That's not all. New games can deal with the thirst for a remake too. By incorporating elements from an old game into a new one, the nostalgia will still be there, but you also get to enjoy something new in the process. For those who want a CTR remake, imagine a brand new racing game that features the old CTR tracks as unlockable content. And those who want to see Twinsanity being remade, what if some of its characters and set pieces were reintroduced in a new adventure (for example, having Evil Crash as an antagonist under a different situation, or Nina recruited with a new purpose)? This could be a solid compromise between old and new, as long as the developers carefully consider the new game's context and which returning elements would fit there.

Old and New

I've never publicly spoken up about my opinion on remakes, and I've intentionally refrained from showing my stance on a return to Twinsanity because I didn't want to influence the fan base's reaction to that possibility. That said, you can probably extrapolate my standing on the matter if you consider my previous points.

On one hand, yes, I would most definitely love a remake of CTR and/or Twinsanity, but only under specific conditions and maybe not right now. At the moment, I'd like to see something fresh that hasn't been done before. A "Crash 4", if you will. If it were up to me, I'd put the remakes on hold for the time being (assuming we're only getting one game at a time anyway), but I wouldn't mind seeing elements from both these games making it into something new either. That's just my opinion, of course, and I'm not here to rain on anyone's parade. Moreover, a remake of either game would still make me happy depending on how it's handled, so let's talk about that.

Imagine CTR gets remade next. When you think about it, this is a game that would benefit from a straight-up remake (a.k.a. the N. Sane treatment). Its gameplay is timeless, and the tracks and arenas are all very fun and well-designed, so there isn't much you can improve besides adding online play and additional content (like, say, more characters and tracks). Nevertheless, I would like to stress that CTR is only so fondly remembered because its mechanics are as deep as they are fine-tuned, and Vicarious Visions' first attempt at emulating them, though far from terrible, could have gone better (I speak, of course, of Crash Nitro Kart). As a result, I'm very wary of a remake that tries to be as accurate as possible, because I find there's a sort of "uncanny valley" thing going on when it comes to replicating gameplay — the feel of having something that's very close but not quite there can end up being more distracting than playing something entirely different. Crash Nitro Kart is a prime example of this and one of the reasons it's my least played racer in the series. Again, CTR's shoes may be too big to fill, but we shall see.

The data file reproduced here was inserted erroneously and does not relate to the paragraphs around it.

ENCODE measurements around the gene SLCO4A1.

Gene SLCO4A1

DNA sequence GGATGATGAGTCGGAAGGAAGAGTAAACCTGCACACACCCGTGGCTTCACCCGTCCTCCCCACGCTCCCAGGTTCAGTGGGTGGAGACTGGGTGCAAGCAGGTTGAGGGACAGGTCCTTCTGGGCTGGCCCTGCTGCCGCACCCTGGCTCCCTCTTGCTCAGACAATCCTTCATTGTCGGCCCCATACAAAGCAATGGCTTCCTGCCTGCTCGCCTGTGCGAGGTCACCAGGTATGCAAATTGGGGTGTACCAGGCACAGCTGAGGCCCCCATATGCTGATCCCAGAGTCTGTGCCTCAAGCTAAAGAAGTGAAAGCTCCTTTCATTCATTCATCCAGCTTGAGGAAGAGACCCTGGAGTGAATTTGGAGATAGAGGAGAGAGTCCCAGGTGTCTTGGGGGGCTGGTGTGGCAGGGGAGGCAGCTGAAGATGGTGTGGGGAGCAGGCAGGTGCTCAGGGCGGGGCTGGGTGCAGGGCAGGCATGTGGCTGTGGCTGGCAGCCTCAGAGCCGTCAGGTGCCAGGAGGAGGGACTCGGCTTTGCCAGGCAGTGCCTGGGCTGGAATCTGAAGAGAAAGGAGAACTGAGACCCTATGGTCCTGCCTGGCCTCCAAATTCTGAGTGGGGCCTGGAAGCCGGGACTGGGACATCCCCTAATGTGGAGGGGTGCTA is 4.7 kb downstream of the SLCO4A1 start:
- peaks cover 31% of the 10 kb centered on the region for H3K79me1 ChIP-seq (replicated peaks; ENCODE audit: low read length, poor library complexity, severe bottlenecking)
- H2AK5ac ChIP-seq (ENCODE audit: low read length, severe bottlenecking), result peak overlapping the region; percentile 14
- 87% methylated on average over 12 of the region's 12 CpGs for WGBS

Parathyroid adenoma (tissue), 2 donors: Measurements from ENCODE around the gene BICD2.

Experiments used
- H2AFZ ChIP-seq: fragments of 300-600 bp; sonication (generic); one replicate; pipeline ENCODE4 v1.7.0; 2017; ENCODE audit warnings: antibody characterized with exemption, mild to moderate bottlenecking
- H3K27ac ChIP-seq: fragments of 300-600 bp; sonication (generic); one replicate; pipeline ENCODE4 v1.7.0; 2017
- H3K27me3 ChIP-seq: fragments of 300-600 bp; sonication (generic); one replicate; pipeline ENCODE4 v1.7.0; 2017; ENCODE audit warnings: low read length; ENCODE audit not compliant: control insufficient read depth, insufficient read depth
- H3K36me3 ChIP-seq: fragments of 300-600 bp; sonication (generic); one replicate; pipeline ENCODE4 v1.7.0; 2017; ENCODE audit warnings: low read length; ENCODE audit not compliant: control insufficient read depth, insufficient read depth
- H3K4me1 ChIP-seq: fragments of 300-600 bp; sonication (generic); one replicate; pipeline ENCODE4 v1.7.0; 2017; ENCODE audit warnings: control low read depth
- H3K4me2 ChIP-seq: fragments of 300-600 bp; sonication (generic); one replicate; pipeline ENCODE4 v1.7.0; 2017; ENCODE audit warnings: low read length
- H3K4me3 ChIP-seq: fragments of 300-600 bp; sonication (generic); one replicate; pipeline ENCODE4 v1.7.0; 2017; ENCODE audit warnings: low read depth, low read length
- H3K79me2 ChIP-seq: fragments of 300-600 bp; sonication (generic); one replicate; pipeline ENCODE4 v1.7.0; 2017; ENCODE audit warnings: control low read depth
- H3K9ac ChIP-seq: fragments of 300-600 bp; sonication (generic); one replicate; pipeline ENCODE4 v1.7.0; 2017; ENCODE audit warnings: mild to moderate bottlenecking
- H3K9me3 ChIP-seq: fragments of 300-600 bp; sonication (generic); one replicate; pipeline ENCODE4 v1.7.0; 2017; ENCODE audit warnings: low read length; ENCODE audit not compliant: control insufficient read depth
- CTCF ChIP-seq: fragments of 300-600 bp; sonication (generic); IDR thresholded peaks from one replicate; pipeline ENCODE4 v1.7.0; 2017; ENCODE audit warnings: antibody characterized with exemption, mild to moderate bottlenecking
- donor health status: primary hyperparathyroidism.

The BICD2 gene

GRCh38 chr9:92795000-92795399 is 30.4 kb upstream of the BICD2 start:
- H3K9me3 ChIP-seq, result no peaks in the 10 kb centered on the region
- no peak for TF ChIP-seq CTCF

Then there's Twinsanity. It's no secret by now that I love this game in spite of its numerous flaws. Heck, Crash Mania wouldn't even exist if I hadn't played it all those years ago (but that's a story for another time). And yet, the only way I'd like to see it remade would be as something noticeably upgraded. Not having all the glitches is an obvious improvement from the get-go (even if a lot of them are really fun), but I don't think simply remaking Twinsanity bit by bit like with the N. Sane Trilogy would work, especially since we're talking about a very short game here. I think Twinsanity would be better off as a reimagining with new levels, retooled mechanics, and story elements the developers never got around to using before. Speaking of which...

One of the main reasons people want to see a Twinsanity remake is due to all the unused content the developers had no time to implement. These concepts looked heartbreakingly promising, and I agree that finally seeing them come to life would be a dream come true. That does make me wonder about a third option, though: why not simply make a new game out of it? I'm not opposed to keeping the original set pieces and characters for a reimagining of sorts, but Twinsanity stood out because it was something new for the franchise, and that's the feeling I want to get from the next titles. Luckily, if you count Evolution, there's enough unused stuff to create two, maybe three entire games! We certainly have no shortage of great ideas, at the very least, and that's where the true potential lies.

What Comes Next?

The franchise's direction is unclear at this point, but we do know for sure that it has a bright future, thanks to how wildly Crash's revival surpassed even the highest expectations (something Activision themselves have said word for word). There are various distinct possibilities from here on out, but whether they involve revisiting the past or focusing on something different, there are some things we should keep in mind before moving forward:

  • The more popular a work is, the more difficult it is to do it justice;
  • A remake should take liberties where necessary;
  • Retreading old ground continuously is not the way to go;
  • Timing is important for remake announcements;
  • Old elements can be reintroduced in new games for the best of both worlds;
  • CTR would be better off as a straight-up remake;
  • Twinsanity, on the other hand, would work better as a reimagining;
  • The unused content from the latter is extensive and popular enough to be brought into action.

Now... when are we getting a Crash: Boom, Bang! remake?